Top-Notch Customer Service or Bust!
- September 27, 2019
- Architectural Design, Excellent Service, Quality Architecture, Utah Architects
Balancing High-Level Design and Hands-On Service in Utah Architecture’s Booming Economy
“It’s so busy!” We seem to hear it everywhere we go. A project meeting, site visit, or an industry event. Utah’s steady growth means firms are faced with the challenge of plentiful work and a skilled labor shortage.
The question for CMA leadership is how to continue to deliver a high level of design and hands-on service in this fast-paced, deadline-driven environment. “As I’ve spoken with owners, I hear a theme of maintaining quality in drawings,” says Gerrit Timmerman, a CMA principal architect. “It’s a careful balance of committing to a deadline while maintaining a high level of quality within the drawings. As a company we want to be known for making and keeping our deadline commitments; and for having a quality set of plans.”
Our team has been quick to recognize the critical need of good customer service during a busy time. “We know our clients value communication, responsiveness, and inquisitiveness to solve problems,” notes Gerrit. “Through client interaction we hear our clients like working with us because we’re detail-oriented. We ask a lot of questions. We’re thorough without being overbearing.”
Internal discussions led to the creation of a CMA Quality Committee. The committee meets regularly to discuss best practice principles and explore ways to meet and exceed project stakeholder expectations. Committee members discuss how CMA balances quality, craftsmanship and design intent. “It’s a constant awareness that design is a product someone is paying money to get; we need to do our best,” maintains Gerrit.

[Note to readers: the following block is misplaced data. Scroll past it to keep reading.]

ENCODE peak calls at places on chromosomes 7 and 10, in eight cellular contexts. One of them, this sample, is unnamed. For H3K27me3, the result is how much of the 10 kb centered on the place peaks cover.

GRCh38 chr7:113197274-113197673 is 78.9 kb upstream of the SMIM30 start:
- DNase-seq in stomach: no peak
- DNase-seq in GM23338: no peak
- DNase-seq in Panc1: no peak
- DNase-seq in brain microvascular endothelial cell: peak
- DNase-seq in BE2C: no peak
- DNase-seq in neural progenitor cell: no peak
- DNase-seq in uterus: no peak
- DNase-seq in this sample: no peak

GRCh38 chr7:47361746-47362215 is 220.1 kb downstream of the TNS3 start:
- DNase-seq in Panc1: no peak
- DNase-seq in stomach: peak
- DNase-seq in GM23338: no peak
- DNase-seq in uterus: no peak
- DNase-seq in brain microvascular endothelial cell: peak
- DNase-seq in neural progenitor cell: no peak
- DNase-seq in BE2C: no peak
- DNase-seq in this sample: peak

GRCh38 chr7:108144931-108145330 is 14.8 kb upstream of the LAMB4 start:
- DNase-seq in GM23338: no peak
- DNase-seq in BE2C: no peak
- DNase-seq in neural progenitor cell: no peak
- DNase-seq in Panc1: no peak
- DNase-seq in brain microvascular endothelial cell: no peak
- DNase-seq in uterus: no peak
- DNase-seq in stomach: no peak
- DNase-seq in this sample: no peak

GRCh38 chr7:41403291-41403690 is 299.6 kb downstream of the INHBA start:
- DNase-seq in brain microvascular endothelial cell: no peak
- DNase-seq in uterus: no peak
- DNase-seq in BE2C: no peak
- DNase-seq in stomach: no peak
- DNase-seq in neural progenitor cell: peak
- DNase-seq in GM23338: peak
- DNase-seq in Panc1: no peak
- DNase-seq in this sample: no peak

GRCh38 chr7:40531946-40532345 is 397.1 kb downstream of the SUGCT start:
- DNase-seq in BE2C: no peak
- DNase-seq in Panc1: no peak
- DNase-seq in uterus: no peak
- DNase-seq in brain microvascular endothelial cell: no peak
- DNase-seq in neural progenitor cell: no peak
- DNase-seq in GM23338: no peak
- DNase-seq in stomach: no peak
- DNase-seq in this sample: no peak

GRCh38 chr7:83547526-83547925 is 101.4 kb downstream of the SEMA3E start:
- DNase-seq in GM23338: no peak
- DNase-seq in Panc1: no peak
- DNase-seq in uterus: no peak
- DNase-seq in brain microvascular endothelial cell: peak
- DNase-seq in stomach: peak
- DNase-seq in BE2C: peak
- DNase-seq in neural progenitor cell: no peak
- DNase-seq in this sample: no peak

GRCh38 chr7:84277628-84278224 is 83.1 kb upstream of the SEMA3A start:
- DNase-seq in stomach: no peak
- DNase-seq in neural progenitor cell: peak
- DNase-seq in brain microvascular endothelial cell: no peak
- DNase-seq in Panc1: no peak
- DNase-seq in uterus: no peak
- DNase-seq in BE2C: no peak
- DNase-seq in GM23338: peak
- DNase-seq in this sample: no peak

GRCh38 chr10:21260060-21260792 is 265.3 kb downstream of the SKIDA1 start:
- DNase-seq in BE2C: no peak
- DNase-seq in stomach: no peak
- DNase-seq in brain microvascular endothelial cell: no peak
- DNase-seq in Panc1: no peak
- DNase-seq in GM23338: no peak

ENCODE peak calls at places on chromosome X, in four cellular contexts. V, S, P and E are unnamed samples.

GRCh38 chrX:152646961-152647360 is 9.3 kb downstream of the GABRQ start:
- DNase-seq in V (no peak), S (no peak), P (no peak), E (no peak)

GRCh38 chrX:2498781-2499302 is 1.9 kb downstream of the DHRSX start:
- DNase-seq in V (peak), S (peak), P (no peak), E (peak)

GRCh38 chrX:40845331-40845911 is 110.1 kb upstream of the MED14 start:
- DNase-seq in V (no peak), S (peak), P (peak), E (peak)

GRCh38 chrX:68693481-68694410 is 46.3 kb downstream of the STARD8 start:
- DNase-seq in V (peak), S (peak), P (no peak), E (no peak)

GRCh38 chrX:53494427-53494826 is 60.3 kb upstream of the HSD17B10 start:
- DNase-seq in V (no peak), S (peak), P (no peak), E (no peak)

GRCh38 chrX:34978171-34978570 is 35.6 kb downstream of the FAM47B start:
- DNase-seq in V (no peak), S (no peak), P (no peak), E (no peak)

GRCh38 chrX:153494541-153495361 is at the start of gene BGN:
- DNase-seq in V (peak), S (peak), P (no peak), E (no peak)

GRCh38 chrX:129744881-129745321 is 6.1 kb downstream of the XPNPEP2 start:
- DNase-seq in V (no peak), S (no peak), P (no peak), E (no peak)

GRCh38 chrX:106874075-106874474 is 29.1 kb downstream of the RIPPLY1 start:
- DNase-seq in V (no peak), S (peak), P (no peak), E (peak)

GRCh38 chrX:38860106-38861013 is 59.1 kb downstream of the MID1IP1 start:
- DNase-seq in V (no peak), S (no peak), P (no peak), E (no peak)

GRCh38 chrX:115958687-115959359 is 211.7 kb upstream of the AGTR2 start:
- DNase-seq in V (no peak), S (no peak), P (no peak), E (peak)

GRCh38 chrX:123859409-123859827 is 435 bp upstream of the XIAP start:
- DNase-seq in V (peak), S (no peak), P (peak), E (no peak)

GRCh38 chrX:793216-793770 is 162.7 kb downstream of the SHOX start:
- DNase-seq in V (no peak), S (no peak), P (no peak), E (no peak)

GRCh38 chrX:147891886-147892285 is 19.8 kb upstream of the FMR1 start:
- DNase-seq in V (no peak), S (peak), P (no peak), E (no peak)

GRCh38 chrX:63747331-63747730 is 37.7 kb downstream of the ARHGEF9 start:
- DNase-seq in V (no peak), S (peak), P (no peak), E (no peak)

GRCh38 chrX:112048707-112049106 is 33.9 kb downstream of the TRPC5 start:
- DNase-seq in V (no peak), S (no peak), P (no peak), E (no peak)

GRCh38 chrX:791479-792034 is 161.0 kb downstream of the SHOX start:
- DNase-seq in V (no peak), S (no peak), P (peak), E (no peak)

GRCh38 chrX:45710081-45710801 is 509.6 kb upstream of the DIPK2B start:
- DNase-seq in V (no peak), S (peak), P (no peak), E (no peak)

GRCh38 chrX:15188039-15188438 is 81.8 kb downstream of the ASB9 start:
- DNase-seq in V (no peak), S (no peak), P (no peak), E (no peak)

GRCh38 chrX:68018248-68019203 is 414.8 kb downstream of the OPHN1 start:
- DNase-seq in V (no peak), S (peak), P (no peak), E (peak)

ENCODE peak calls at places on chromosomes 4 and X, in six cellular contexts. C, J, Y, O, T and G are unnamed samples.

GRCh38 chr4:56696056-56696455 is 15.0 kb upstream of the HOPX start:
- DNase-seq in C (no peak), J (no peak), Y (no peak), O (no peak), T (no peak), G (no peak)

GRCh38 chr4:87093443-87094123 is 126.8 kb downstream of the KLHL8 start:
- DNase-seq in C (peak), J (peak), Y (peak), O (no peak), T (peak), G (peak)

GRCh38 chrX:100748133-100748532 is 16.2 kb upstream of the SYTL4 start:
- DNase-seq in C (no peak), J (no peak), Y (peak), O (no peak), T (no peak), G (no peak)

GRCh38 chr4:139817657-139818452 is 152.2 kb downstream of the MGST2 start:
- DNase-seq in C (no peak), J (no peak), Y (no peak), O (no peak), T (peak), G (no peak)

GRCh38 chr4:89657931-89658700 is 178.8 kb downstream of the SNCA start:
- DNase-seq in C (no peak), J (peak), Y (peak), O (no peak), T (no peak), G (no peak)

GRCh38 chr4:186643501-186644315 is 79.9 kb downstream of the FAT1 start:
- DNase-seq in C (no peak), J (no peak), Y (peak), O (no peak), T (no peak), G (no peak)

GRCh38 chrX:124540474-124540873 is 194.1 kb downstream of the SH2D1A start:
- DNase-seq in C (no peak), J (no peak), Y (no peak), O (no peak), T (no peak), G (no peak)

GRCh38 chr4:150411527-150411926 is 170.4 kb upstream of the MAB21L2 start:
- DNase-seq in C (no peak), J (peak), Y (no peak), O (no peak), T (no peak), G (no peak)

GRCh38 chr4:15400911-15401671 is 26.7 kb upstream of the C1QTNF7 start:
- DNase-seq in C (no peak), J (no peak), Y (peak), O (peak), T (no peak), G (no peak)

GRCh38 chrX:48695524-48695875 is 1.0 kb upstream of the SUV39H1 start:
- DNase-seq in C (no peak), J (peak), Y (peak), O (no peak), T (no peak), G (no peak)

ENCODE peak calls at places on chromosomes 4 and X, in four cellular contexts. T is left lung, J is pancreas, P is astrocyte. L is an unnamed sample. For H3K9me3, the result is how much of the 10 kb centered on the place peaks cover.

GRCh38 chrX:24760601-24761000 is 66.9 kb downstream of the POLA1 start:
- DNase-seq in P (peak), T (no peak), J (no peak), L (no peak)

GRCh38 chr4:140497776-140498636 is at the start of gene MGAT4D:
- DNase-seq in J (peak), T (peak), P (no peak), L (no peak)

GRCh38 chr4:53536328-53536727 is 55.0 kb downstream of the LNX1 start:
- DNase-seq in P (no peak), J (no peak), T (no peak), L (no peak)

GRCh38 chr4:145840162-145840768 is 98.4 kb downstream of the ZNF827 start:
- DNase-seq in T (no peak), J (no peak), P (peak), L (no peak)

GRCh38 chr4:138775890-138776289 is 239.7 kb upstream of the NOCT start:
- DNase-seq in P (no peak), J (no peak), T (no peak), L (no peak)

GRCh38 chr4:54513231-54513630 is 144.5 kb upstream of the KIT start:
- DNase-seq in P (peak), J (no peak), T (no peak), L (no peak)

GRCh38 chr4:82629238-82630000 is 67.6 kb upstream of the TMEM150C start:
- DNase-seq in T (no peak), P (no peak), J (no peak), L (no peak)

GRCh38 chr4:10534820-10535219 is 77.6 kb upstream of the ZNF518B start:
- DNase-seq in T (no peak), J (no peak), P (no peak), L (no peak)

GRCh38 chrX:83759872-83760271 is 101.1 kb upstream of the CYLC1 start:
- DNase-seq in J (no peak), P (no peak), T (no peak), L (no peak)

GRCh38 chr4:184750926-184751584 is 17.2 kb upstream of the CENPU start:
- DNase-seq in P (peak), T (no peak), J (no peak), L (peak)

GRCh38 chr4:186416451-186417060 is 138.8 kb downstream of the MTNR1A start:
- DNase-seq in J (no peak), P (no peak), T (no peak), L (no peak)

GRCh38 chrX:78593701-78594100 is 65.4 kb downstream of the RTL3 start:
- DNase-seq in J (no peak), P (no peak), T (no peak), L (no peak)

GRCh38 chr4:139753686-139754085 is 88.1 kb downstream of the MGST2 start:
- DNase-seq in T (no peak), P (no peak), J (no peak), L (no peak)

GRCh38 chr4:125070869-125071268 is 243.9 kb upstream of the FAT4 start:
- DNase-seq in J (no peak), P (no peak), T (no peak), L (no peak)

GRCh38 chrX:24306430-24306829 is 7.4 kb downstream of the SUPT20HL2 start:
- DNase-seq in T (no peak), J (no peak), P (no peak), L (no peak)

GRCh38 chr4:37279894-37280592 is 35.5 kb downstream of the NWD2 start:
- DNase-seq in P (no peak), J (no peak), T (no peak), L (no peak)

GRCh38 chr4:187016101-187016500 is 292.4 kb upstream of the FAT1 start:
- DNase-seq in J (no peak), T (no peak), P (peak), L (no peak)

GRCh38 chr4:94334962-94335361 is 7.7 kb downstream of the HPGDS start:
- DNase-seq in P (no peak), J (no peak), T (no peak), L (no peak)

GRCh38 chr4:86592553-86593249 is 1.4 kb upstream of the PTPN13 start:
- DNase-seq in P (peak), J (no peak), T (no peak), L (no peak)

CMA project manager Jonathan Johnson exemplifies good customer service. We know that because clients regularly tell us. What is Jon’s secret to providing good customer care in a work environment that revolves around deadlines? Helping the client know he or she is a priority. “Our clients must know we are listening and that we understand their needs and timelines.” He finds value in clarifying expectations and schedules and not committing to something he can’t deliver. “That’s how a client can grow to have confidence in our commitments.”
Jon uses tools like Microsoft To Do (formerly Wunderlist) and software reminders to identify and prioritize deadlines and deliverables. He also places a priority on responsiveness. Whether it’s a phone call or email, Jon makes a point of trying to respond the same day. He also looks to colleague Kurt Mather for email in-box inspiration. “I’ve learned to treat my email inbox as a to-do list, and I have to complete the task in order to move the email out of the inbox. This has really helped to make sure that little things are not overlooked.”
What it all comes down to: in order to consistently deliver a positive customer experience, a business needs a strong culture of care behind it. When you love what you do and where you work, the client can feel it.